An appellate court "should give deference to those findings of the trial judge which are substantially influenced by his opportunity to hear and see the witnesses and to have the 'feel' of the case, which a reviewing court cannot enjoy." Johnson, supra, 42 N.J. at 161. An appellate court should not disturb the trial court's findings merely because "it might have reached a different conclusion were it the trial tribunal" or because "the trial court decided all evidence or inference conflicts in favor of one side" in a close case. Id. at 162. A trial court's findings should be disturbed only if they are so clearly mistaken "that the interests of justice demand intervention and correction." Ibid.
In those circumstances solely should an appellate court "appraise the record as if it were deciding the matter at inception and make its own findings and conclusions."
Ibid. [State v. Elders, 192 N.J. 224, 243-44 (2007).]
Under the Fourth Amendment of the United States Constitution and under Article 1, paragraph 7 of the New Jersey Constitution, "[a] warrantless search is presumed invalid unless it falls within one of the recognized exceptions to the warrant requirement." State v. Cooke, 163 N.J. 657, 664 (2000); see also State v. Alston, 88 N.J. 211, 230 (1981). The same is true of the warrantless seizure of a person or property. Terry v. Ohio, 392 U.S. 1, 20-21, 88 S.Ct. 1868, 1879-80, 20 L.Ed. 2d 889, 905-06 (1968) (seizure of a person); State v. Hempele, 120 N.J. 182, 218-19 (1990) (seizure of property).
The seizure of a person occurs in a police encounter if the facts objectively indicate that "'the police conduct would have communicated to a reasonable person that the person was not free to decline the officers' requests or otherwise terminate the encounter.'" State v. Tucker, 136 N.J. 158, 166 (1994) (quoting Florida v. Bostick, 501 U.S. 429, 439, 111 S.Ct. 2382, 2389, 115 L.Ed. 2d 389, 402 (1991)). In applying this test, our courts implement the constitutional guarantee to protect the "reasonable expectations of citizens to be 'secure in their persons, houses, papers and effects.'" Id. at 165 (quoting N.J. Const. art. I, ¶ 7).
Initially, the encounter with Felix amounted to only a field inquiry, as Holman and then Nanos approached him and began asking him questions. See State v. Pineiro, 181 N.J. 13, 20 (2004) (defining a field inquiry as "the least intrusive encounter," which occurs when a police officer approaches a person and asks if he or she is willing to answer some questions). We discern no illegality or bad faith in the field inquiry here, at least in its initial phases. "A field inquiry is permissible so long as the questions '[are] not harassing, overbearing, or accusatory in nature.'" Ibid. (quoting State v. Nishina, 175 N.J. 502, 510 (2003)). During such a field inquiry, "'the person approached... need not answer any question put to him; indeed, he may decline to listen to the questions at all and may go on his way.'" State v. Maryland, 167 N.J. 471, 483 (2001) (quoting Florida v. Royer, 460 U.S. 491, 497-98, 103 S.Ct. 1319, 1324, 75 L.Ed. 2d 229, 236 (1983)).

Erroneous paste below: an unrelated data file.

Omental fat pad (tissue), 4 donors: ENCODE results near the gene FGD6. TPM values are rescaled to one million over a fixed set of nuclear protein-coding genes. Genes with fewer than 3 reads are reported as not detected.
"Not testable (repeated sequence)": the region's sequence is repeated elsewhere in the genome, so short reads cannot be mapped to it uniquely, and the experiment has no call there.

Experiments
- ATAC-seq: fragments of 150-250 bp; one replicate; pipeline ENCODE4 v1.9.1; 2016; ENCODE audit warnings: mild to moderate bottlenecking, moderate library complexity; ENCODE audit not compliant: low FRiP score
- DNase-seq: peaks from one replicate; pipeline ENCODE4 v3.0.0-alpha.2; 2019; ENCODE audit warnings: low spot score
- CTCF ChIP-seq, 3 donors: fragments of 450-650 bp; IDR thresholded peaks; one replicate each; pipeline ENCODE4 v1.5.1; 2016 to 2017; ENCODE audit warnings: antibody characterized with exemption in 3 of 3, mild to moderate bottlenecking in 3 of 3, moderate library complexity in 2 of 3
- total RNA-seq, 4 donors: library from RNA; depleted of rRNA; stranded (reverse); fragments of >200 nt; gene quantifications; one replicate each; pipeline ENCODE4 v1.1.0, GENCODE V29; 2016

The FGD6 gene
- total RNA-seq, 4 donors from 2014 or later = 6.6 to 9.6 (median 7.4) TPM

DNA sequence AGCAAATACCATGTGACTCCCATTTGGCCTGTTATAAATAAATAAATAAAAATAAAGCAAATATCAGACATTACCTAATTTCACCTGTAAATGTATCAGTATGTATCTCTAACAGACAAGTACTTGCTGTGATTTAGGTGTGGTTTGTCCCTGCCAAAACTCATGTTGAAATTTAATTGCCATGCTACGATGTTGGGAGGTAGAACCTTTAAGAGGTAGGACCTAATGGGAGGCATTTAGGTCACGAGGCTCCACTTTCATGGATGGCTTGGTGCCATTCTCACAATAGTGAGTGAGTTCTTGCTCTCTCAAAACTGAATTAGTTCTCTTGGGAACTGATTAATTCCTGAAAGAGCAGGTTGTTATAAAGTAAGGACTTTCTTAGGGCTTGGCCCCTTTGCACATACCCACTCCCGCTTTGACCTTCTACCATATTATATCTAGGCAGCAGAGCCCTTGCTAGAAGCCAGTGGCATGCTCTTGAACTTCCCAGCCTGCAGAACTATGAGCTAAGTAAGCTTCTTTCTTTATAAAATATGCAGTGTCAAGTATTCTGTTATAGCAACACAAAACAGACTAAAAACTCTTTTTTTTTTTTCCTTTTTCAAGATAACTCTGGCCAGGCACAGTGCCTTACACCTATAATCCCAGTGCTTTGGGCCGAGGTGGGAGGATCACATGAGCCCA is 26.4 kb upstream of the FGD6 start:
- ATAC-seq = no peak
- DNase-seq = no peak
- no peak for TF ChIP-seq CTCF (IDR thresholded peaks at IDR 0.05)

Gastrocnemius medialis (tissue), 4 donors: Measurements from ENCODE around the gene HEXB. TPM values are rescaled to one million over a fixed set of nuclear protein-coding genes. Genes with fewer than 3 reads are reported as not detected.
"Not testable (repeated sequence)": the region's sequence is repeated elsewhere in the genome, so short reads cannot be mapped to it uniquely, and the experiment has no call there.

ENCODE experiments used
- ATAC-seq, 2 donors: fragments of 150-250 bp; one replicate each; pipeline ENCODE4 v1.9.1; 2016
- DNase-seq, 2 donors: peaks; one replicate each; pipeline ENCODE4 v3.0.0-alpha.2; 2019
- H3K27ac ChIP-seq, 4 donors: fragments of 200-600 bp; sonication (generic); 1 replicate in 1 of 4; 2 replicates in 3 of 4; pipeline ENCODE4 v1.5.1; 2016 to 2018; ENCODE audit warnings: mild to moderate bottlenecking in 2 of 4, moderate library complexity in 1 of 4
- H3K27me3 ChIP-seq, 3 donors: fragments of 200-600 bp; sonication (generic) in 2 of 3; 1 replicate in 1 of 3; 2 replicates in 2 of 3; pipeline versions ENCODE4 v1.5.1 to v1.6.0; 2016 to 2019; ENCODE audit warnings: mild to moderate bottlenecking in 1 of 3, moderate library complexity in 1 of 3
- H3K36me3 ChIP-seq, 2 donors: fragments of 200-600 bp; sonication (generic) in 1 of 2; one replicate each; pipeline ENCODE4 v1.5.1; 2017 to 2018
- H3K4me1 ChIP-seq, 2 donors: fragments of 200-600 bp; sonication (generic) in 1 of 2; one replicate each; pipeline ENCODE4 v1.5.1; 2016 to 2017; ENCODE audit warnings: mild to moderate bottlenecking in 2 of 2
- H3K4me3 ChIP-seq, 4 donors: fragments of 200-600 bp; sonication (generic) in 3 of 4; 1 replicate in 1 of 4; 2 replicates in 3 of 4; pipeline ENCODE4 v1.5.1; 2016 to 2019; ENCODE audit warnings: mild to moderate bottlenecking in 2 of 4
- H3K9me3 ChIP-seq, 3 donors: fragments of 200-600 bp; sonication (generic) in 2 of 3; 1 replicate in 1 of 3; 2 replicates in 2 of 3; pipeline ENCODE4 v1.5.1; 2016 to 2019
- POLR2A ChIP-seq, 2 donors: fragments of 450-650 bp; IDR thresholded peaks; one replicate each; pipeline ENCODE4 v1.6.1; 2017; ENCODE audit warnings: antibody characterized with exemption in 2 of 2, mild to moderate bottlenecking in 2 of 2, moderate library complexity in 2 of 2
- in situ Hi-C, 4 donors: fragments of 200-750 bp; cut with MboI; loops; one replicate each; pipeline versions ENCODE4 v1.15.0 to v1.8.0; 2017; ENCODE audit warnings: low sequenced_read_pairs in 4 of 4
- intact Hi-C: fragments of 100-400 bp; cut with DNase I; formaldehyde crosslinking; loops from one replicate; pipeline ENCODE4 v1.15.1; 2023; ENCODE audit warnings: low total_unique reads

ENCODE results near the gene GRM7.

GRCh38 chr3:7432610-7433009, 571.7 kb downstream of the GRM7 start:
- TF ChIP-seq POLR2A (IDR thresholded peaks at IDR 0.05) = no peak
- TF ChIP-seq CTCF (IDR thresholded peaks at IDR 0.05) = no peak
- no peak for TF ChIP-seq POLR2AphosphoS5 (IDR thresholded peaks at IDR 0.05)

However, the initial field inquiry in this case progressed into an investigatory stop under Terry. An investigatory stop, unlike a field inquiry, is characterized by a detention in which the person approached by a police officer would not reasonably feel free to leave, even though the encounter falls short of a formal arrest. State v. Stovall, 170 N.J. 346, 355 (2002); see also Terry, supra, 392 U.S. at 19, 88 S.Ct. at 1878-79, 20 L.Ed. 2d at 904.
Nanos's specific question, asking whether Felix "had anything illegal on his person," escalated the field inquiry into a Terry investigatory stop, by insinuating that Felix might have contraband in his possession. See, e.g., State v. Costa, 327 N.J. Super. 22, 31 (App. Div. 1999) (officer's questions asking "what are you doing" and "[a]re you doing something that you're not supposed to be doing out here" converted field inquiry into a Terry stop); State v. Contreras, 326 N.J. Super. 528, 540 (App. Div. 1999) (asking defendants whether they had contraband on them escalated field inquiry into an investigative detention); State ex rel. J.G., 320 N.J. Super. 21, 31-32 (App. Div. 1999) (asking juvenile if there was "anything on him that he shouldn't have" converted field inquiry into a Terry stop). A person in Felix's shoes reasonably would believe that "he was the subject of a particularized investigation by the question presupposing the suspicion of criminal conduct." J.G., supra, 320 N.J. Super. at 31. Consequently, the motion judge's determination that Nanos's question to Felix about whether he had anything illegal in his possession was "innocuous" and consistent with Terry was incorrect as a matter of law.
We note in particular that Nanos asked the question after he had "confirmed that [Felix] was supposed to be on the property," according to Nanos's own testimony. The Terry exception to the warrant requirement permits a police officer to detain an individual for a brief period, and to pat him down for the officer's safety, if that stop is "based on 'specific and articulable facts which, taken together with rational inferences from those facts,' give rise to a reasonable suspicion of criminal activity." State v. Rodriquez, 172 N.J. 117, 126 (2002) (quoting Terry, supra, 392 U.S. at 21, 88 S.Ct. at 1880, 20 L.Ed. 2d at 906). Under this well-established standard, "[a]n investigatory stop is valid only if the officer has a 'particularized suspicion' based upon an objective observation that the person stopped has been [engaged] or is about to engage in criminal wrongdoing." State v. Davis, 104 N.J. 490, 504 (1986).
Having satisfied himself that Felix was not trespassing, Nanos offered nothing amounting to a "particularized suspicion" that would warrant the specific question asked. While it is apparently true that the house was a known "crack house," that alone cannot be the basis for the Terry stop of someone who is there with the permission of an owner or resident. He did not know Felix, so there was no testimony that he was a known drug dealer or user.
The motion judge's "sense" that the "question [was] most likely related to a weapon, or the officer's concern about a weapon" is utterly unsupported by the record. Nanos never expressed any concern about a weapon, nor was that the purport of his question.
While we are certainly cognizant of our obligation to give deference to those findings of the trial judge which are substantially influenced by his opportunity to hear and see the witnesses and to have the "feel" of the case, which a reviewing court cannot enjoy, we do not owe that deference when, as here, the facts are simply not supported by the record. Elders, supra, 192 N.J. at 243-44. In addition, our review of the judge's legal conclusion is plenary. Manalapan Realty, L.P. v. Twp. Comm. of Manalapan, 140 N.J. 366, 378 (1995).
For the reasons stated above, we conclude that the motion judge erred in denying the motion to suppress. Consequently, we reverse the denial and vacate Felix's conviction. In light of our determination on the merits, the issues raised with respect to the sentence are moot.